Our key clients at the moment are both construction companies and real estate companies.
What was the funding process like? Is it more difficult for startups in construction to receive funding in comparison with those in other industries?
Construction has always been a sector where it is hard to innovate, and as a consequence, it is not easy to attract investors. One of the factors is the low appetite of customers to take a technological risk and switch to new construction technologies in particular. Here, the cost-benefit for them is too thin or the project too long term. If incentives to use green construction technologies were in place in emerging countries, and if inventors could truly deliver on their value proposition of greener and cheaper technologies, then you would see a switch to new technologies which would attract investors. This is what we try to do.
What will the construction industry look like in 2025?
In emerging countries, it could be 90% the same as today and 10% more innovative, environmentally friendly. How to make the 10% the 90% is our challenge.
What role does digitalization play in the construction industry? For example, to improve productivity, increase safety, or offer entirely new building solutions?
Construction 3D printing is one illustration of the digitalization of construction. It brings many things to the sector. For starters, projects are better prepared, which ensures quality and minimizes instances where the budget is overrun. Then there is the ability to use materials to the maximum of what they can deliver. This is in comparison with today, where materials are not utilized to their full potential. Greater utilization means a reduction in the volume of materials needed and therefore in the total cost of the project. Less wastage and safer job sites are other benefits provided by 3D printing in construction.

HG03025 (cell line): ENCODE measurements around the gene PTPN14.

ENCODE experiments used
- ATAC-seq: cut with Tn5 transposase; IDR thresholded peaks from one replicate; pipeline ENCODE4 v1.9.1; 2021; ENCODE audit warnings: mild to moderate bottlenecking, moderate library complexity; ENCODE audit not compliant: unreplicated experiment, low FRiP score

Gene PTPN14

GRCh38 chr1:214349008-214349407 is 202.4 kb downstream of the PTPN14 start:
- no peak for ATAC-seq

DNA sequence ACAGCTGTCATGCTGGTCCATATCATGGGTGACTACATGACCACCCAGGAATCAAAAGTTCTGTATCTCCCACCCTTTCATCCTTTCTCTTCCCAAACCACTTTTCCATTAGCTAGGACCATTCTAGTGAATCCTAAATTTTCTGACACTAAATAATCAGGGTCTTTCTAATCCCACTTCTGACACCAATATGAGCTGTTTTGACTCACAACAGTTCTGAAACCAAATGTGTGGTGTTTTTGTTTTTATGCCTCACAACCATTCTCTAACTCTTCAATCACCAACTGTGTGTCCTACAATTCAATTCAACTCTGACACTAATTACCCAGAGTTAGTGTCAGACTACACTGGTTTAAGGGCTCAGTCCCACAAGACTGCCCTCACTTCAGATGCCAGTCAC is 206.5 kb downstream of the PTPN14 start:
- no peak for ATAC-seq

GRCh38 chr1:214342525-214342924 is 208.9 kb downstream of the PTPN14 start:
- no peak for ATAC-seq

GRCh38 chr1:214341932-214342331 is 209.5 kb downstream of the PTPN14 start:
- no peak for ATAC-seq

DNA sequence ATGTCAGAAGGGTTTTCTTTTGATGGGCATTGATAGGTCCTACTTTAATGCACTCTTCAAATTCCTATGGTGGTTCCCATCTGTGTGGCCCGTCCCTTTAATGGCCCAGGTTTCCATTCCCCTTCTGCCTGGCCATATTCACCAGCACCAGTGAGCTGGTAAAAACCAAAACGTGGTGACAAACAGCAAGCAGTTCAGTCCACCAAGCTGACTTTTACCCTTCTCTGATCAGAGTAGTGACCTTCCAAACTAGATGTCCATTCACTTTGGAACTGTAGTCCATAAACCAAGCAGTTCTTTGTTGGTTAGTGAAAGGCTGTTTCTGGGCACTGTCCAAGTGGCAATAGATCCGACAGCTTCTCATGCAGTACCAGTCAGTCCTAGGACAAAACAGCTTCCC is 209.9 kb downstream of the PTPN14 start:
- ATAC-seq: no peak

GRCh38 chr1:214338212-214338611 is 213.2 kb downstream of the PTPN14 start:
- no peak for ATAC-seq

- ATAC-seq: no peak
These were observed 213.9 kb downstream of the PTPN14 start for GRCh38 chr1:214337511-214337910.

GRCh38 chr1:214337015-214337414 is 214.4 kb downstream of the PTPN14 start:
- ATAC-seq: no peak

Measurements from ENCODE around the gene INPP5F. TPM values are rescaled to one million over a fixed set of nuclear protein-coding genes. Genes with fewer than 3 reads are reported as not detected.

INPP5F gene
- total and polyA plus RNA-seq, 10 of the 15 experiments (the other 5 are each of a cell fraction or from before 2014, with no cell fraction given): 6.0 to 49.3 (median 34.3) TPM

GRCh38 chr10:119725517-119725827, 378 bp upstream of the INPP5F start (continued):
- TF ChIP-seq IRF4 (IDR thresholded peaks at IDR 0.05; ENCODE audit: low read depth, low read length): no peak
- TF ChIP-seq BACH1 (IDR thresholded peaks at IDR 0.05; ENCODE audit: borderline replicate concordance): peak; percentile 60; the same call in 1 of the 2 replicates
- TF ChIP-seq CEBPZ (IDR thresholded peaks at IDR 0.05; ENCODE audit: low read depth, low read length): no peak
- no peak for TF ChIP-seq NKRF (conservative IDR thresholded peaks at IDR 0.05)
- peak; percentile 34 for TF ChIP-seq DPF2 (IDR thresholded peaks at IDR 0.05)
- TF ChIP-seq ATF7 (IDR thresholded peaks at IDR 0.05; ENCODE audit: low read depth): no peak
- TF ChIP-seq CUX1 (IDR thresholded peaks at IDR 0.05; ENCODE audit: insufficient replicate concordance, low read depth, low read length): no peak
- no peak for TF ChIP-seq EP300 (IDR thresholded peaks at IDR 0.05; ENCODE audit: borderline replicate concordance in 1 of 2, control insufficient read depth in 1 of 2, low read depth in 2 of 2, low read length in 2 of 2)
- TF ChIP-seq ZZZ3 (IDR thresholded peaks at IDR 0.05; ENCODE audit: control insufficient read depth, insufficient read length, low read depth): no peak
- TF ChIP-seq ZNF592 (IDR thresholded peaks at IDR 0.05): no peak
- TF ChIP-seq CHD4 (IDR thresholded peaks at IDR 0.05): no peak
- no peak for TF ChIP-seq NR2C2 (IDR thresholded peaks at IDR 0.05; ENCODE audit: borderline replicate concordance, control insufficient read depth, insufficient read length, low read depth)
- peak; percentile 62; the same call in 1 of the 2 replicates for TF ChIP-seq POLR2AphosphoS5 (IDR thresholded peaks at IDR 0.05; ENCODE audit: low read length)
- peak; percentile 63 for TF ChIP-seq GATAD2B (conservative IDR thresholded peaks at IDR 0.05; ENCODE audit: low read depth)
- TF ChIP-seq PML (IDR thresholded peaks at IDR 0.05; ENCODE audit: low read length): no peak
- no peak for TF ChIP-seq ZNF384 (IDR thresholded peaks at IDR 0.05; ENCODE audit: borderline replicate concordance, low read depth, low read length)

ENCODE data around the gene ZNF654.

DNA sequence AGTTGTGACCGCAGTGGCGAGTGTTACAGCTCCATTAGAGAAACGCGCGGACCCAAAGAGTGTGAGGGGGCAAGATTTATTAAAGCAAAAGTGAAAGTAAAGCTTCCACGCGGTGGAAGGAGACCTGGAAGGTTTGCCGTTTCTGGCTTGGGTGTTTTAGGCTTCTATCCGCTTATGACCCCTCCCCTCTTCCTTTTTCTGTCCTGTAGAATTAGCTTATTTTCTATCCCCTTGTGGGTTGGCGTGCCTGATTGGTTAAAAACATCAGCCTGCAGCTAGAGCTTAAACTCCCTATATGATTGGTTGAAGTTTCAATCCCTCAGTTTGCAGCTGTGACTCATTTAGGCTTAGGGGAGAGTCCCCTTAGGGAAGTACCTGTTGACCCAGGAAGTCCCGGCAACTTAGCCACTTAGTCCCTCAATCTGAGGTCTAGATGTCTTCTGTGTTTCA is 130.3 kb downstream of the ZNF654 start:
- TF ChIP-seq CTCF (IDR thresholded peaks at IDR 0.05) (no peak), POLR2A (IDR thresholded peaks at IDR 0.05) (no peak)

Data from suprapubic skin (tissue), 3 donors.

Which key trends have you identified for your industry?
Over the next few years, we have identified the digitization of building design with BIM , job site management with ERP, construction with 3D printing, and maintenance & homes management with end-user tools as trends that are helping guide companies like ours.
What is your company vision for the next 5 years?
We want to be the leader in the use of construction 3D printing for the construction of homes schools and social infrastructures in Africa using low carbon materials and creating jobs through a network of local contractors across Africa.
As a startup, what are the next steps you plan to take?
Our next milestone as a startup is to deliver the first phase of our large scale 3D printed construction project in Kenya. We have been preparing ourselves to deliver what is one of the largest 3D printed housing projects in the world, and which will use to show the full potential of this construction technology.
What partners will you need to reach these targets?
We work very closely with local companies wherever we operate. In the case of the project in Kenya, we are working with a leading cement company in that country, with local contractors and suppliers, as well as with a very reputed pan African architecture firm.
What investments are necessary for your clients to begin utilizing your solution?
Access to cheaper mortgages for the purchase of environmentally friendly houses.
On a final note — what is your favorite story to tell about startup life in the construction industry?
An affordable house in the US costs 200-300k USD. A contractor can usually make a 10% margin on this. In Africa, with 20-30k USD we can deliver a complete house with infrastructure and land! In a nutshell: Africa is the perfect place for innovation right now, and it will benefit not only the continent!
Name: Francois Perrot
Founding year: 2016
Number employees: 40
Headquarters: Lilongwe, Malawi